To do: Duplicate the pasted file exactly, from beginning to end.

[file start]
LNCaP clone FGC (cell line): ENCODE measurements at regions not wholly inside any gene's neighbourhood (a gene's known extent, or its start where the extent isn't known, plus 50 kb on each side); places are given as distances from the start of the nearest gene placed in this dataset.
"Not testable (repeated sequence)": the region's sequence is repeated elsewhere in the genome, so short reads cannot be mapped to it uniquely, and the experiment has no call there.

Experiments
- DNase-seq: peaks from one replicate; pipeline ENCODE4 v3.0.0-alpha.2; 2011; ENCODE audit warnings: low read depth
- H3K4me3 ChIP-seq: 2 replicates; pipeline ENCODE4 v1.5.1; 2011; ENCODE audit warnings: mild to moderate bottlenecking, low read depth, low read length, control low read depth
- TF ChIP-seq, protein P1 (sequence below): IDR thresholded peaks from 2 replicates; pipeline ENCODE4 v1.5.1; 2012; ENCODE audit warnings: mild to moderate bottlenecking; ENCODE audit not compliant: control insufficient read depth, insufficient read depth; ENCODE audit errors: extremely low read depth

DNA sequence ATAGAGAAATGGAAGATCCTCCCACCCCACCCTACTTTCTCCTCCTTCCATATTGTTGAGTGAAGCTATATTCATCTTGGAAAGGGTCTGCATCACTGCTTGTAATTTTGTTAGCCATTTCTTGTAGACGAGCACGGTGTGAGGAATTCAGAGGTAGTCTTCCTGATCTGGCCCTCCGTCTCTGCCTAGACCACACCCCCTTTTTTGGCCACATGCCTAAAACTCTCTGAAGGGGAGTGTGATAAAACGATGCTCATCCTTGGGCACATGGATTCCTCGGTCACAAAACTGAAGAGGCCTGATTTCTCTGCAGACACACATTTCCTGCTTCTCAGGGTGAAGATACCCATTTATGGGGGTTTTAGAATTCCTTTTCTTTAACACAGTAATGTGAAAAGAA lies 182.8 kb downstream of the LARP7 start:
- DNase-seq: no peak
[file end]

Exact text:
LNCaP clone FGC (cell line): ENCODE measurements at regions not wholly inside any gene's neighbourhood (a gene's known extent, or its start where the extent isn't known, plus 50 kb on each side); places are given as distances from the start of the nearest gene placed in this dataset.
"Not testable (repeated sequence)": the region's sequence is repeated elsewhere in the genome, so short reads cannot be mapped to it uniquely, and the experiment has no call there.

Experiments
- DNase-seq: peaks from one replicate; pipeline ENCODE4 v3.0.0-alpha.2; 2011; ENCODE audit warnings: low read depth
- H3K4me3 ChIP-seq: 2 replicates; pipeline ENCODE4 v1.5.1; 2011; ENCODE audit warnings: mild to moderate bottlenecking, low read depth, low read length, control low read depth
- TF ChIP-seq, protein P1 (sequence below): IDR thresholded peaks from 2 replicates; pipeline ENCODE4 v1.5.1; 2012; ENCODE audit warnings: mild to moderate bottlenecking; ENCODE audit not compliant: control insufficient read depth, insufficient read depth; ENCODE audit errors: extremely low read depth

DNA sequence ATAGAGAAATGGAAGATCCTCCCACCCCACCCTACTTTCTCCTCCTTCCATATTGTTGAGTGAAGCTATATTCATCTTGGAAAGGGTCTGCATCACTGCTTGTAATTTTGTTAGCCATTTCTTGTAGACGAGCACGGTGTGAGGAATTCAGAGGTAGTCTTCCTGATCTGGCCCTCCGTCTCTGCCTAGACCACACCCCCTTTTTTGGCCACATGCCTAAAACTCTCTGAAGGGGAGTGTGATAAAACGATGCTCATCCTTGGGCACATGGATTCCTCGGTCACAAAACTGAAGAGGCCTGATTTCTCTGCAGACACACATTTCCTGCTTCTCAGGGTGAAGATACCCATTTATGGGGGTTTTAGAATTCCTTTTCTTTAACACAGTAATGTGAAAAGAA lies 182.8 kb downstream of the LARP7 start:
- DNase-seq: no peak